James Sweet

James Sweet

Trial date moved for Port Angeles man charged with shooting at police

PORT ANGELES — A Port Angeles man charged with shooting at law enforcement officers at a busy intersection 13 months ago has a new trial date.

James Edward Sweet’s trial was moved Friday from June 26 to Aug. 28.

His attorney, Alex Stalker of Clallam Public Defender, said he was not prepared to go to trial this month.

“I still have not had a chance to go over the case with Mr. Sweet really at all,” Stalker told Clallam County Superior Court Judge Christopher Melly.

“We have a lot to talk about.”

Clallam County Deputy Prosecuting Attorney Steven Johnson did not object to the continuance.

Sweet, 37, is charged in Clallam County Superior Court with four counts of first-degree assault with a firearm and law enforcement enhancements and one count of attempting to elude with endangerment. He has pleaded not guilty.

He has been serving time at the Monroe Correctional Complex in Snohomish County for a 2014 conviction for attempting to elude a pursuing police vehicle and heroin possession.

He recently invoked his right to be brought to trial for the Port Angeles case and was transferred to the Clallam Bay Corrections Center.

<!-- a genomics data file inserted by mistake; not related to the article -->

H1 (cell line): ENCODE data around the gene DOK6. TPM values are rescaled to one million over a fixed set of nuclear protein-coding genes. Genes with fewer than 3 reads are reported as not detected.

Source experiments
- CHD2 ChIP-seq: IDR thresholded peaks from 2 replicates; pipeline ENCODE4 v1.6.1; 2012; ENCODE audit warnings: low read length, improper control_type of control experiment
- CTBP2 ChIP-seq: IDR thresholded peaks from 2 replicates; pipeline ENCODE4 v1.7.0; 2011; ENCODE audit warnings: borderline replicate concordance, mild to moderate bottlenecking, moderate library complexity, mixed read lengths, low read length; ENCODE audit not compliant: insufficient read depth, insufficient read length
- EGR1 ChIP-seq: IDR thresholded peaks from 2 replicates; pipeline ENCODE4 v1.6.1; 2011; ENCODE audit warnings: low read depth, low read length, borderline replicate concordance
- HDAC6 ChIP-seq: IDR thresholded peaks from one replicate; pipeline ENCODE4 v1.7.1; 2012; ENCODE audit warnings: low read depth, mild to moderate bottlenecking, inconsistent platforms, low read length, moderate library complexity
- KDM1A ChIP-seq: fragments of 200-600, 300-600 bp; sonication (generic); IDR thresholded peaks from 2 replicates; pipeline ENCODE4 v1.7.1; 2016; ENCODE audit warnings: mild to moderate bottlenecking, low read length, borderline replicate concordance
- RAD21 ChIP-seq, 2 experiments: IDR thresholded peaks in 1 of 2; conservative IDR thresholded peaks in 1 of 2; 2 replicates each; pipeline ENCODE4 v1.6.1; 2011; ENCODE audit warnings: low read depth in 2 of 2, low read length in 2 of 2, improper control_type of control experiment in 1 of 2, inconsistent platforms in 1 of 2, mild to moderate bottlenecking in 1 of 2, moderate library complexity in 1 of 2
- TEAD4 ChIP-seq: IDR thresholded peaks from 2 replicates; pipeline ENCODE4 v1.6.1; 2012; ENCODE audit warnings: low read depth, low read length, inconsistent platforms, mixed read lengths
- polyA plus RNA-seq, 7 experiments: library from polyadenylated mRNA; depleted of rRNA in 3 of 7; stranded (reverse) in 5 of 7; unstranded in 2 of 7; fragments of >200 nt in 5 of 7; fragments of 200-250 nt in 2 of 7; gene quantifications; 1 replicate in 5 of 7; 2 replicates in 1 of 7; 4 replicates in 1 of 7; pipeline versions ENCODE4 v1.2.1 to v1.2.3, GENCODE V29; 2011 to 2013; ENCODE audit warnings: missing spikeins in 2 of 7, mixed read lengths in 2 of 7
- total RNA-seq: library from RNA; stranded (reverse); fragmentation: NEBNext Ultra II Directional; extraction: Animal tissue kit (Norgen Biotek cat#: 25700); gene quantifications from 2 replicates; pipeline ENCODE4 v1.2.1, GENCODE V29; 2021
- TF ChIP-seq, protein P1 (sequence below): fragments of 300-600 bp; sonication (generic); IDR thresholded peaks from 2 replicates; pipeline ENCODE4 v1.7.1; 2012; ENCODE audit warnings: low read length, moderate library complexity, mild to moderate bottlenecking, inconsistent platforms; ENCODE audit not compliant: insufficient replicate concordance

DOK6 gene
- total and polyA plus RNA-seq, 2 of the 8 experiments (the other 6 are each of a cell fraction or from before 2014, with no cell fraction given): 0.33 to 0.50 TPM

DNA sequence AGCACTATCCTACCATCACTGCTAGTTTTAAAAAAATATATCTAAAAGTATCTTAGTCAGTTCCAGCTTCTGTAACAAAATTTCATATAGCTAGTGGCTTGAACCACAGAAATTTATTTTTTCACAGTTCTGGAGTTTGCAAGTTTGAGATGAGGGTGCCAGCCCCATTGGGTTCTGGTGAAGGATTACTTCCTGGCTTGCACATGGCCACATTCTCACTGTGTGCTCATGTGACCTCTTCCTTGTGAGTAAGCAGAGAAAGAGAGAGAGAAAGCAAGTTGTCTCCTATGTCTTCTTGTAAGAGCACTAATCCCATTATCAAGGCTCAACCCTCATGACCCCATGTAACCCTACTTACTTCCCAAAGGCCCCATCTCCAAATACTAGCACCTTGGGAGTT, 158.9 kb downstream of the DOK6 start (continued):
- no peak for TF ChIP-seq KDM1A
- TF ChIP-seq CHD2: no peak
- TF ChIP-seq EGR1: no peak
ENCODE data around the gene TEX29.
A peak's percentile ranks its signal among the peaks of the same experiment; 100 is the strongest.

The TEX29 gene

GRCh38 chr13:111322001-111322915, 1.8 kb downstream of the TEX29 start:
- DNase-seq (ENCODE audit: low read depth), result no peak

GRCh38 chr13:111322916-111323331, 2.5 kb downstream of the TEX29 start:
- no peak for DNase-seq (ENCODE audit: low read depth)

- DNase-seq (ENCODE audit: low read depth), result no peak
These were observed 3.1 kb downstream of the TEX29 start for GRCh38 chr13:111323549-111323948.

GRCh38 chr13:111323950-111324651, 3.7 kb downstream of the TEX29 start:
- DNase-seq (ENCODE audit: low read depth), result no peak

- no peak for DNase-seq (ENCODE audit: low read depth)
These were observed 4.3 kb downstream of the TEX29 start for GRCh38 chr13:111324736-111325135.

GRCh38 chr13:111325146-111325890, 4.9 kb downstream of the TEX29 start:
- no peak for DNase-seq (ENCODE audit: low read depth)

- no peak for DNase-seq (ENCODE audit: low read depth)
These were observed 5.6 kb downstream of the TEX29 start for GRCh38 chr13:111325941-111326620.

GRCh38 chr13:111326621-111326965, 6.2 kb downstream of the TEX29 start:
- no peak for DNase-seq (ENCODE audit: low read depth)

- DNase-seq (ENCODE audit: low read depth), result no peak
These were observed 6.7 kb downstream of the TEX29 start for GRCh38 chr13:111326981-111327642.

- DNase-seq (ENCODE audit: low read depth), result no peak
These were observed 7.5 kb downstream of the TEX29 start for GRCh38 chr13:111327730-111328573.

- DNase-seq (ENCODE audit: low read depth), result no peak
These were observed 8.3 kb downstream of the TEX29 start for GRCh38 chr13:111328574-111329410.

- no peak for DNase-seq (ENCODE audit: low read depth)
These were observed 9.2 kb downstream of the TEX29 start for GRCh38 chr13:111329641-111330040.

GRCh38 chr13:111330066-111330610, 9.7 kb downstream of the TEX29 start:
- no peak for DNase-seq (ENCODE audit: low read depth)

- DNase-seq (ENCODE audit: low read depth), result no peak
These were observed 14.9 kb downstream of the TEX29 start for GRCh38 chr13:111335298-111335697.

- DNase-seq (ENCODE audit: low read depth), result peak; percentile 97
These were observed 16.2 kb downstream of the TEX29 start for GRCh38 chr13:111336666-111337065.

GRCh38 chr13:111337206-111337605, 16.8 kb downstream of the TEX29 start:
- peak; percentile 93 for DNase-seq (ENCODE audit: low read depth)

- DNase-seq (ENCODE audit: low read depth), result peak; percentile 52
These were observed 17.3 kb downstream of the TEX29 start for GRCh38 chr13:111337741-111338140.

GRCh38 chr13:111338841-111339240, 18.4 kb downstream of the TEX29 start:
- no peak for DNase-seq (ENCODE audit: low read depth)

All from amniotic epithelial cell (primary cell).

Sweet allegedly fled from a traffic stop in east Port Angeles on May 28, 2016, and crashed a car into another vehicle at the intersection of U.S. Highway 101 and Monroe Road.

He allegedly shot at Port Angeles Police Officer Whitney Fairbanks from inside the car and later shot at Fairbanks, Officer Dallas Maynard, Cpl. Kori Malone and Clallam County Sheriff’s Sgt. Shaun Minks from the northwest corner of the intersection.

Sweet was wounded in the shootout and recovered from his injuries at Harborview Medical Center in Seattle.

None of the officers or bystanders was hurt.

While recovering in the Seattle hospital, Sweet told a State Patrol investigator that he fired his revolver twice while still inside his vehicle and twice more while lying in the grass on the northeast corner of the intersection.

“While lying on the grass Sweet stated in the interview, ‘I just wanted them to end it and kill me,’ ” State Patrol Detective Rodney Green wrote in the probable-cause affidavit.

The trial is expected to last three weeks.


Reporter Rob Ollikainen can be reached at 360-452-2345, ext. 56450, or at rollikainen@peninsula dailynews.com.